Stocks are small pieces of ownership in companies, and the stock market shows whether these shares are increasing or decreasing in value. Investor expectations can fuel the stock market, driving it up or down as a result. The relationship between the stock market and the economy is important due to the pessimism or optimism of investors.
The people who invest in the stock market obviously watch it carefully. Even people who don’t invest probably hear about big gains or losses. Losses can result in big headlines that create consumer fear. Gains can be the opposite, resulting in major headlines trumpeting rising stocks that create consumer optimism.
Investors’ spending patterns may tie in with gains and losses in the stock market, but this is not a guarantee. Some investors allocate investment monies that are completely separate from other spending, and the two areas have no bearing or effect on each other. On the other hand, consumers with retirement accounts tied to a falling stock market often tighten their belts and stop spending, which can negatively affect the economy. Even people who are not investors often will allow the stock market to affect their spending when they see news reports about gains or losses in the stock market. These reports can motivate the non-investors to spend or save.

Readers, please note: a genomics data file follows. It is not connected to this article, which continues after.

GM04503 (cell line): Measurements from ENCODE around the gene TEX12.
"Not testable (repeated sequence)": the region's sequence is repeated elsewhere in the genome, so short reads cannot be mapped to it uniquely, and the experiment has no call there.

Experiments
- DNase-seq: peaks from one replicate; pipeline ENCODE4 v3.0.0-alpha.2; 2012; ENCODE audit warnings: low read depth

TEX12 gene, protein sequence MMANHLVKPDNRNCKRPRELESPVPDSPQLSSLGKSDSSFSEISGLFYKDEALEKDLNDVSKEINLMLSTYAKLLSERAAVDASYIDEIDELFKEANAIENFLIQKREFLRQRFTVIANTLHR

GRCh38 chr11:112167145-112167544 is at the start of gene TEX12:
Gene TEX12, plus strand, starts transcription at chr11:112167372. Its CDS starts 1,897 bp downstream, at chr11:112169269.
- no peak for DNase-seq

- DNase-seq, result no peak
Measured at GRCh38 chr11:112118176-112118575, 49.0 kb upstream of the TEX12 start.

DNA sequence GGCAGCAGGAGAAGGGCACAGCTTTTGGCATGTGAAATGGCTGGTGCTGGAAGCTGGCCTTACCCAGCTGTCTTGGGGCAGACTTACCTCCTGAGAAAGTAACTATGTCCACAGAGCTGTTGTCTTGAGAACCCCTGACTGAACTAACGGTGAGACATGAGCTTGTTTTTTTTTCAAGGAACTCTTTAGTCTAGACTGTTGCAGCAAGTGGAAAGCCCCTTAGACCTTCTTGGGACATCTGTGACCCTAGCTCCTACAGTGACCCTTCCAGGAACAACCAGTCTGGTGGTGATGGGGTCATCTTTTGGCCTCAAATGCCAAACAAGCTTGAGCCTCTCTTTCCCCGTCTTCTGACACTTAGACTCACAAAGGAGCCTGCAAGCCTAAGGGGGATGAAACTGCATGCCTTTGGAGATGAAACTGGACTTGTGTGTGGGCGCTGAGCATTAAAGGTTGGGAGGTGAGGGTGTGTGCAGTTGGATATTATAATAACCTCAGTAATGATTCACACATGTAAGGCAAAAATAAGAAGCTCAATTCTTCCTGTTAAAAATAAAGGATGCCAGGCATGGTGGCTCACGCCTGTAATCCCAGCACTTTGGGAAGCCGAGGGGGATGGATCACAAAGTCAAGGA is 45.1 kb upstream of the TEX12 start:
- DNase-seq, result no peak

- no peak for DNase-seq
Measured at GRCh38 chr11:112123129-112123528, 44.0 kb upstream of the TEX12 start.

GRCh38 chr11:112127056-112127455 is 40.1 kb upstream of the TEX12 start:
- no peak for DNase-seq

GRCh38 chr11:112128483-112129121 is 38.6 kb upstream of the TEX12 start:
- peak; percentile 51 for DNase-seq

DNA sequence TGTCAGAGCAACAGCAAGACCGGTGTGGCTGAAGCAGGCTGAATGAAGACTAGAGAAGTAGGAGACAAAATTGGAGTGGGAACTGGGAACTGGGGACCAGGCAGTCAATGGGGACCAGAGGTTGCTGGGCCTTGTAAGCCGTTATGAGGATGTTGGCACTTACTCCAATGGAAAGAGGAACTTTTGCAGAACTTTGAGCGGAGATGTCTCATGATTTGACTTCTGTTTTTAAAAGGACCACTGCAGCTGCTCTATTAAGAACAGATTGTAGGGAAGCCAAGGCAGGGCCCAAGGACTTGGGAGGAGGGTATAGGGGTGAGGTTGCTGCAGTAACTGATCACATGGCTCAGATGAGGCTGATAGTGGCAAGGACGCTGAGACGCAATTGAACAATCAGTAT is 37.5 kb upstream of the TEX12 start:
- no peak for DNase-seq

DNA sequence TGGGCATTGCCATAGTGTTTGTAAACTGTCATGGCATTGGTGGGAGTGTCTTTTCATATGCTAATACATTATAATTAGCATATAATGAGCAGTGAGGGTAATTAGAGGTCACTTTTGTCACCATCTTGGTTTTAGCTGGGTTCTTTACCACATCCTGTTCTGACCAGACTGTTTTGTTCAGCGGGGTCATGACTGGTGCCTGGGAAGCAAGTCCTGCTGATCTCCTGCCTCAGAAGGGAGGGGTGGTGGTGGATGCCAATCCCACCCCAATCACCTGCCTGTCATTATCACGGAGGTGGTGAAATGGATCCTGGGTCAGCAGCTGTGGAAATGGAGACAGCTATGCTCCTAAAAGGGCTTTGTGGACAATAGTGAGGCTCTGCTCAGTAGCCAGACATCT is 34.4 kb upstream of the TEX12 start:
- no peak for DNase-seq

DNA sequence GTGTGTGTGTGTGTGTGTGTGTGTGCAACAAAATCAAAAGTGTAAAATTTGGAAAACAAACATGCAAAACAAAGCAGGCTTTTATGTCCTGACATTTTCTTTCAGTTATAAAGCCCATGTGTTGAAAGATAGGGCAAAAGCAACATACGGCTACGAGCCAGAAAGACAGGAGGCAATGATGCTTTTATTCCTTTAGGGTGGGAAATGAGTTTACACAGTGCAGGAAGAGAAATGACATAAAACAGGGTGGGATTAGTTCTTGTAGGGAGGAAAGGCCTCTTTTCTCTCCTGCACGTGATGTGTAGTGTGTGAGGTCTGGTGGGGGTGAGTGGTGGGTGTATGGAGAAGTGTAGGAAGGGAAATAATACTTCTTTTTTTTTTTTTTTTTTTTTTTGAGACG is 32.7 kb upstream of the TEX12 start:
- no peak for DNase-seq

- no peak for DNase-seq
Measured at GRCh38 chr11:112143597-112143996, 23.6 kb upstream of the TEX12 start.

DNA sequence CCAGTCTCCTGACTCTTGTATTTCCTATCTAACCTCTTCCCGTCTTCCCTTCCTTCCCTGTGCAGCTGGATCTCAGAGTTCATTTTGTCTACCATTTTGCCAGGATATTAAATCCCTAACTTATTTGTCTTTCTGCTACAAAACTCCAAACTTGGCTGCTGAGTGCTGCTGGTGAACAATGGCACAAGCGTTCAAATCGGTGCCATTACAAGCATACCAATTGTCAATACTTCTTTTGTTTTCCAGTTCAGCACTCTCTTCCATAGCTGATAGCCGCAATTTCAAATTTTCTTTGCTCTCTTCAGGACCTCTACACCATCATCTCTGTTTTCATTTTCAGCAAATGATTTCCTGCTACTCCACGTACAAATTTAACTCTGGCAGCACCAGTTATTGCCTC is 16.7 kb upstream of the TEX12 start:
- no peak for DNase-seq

If stock prices fall, this can affect the financial well-being of publicly traded companies, because it cuts into funds available for business activity. Less business activity means less borrowing. Less business activity can also create a downward spiral that creates less work and fewer jobs, which affects the economy as a whole.
When consumers react to stock market losses by curtailing their spending, the economy weakens. The result is a reinforcement of the falling stock market and the weakening economy. Conversely, if consumers spend more because of stock market gains, the economy often gets stronger -- another self-fulfilling circle.
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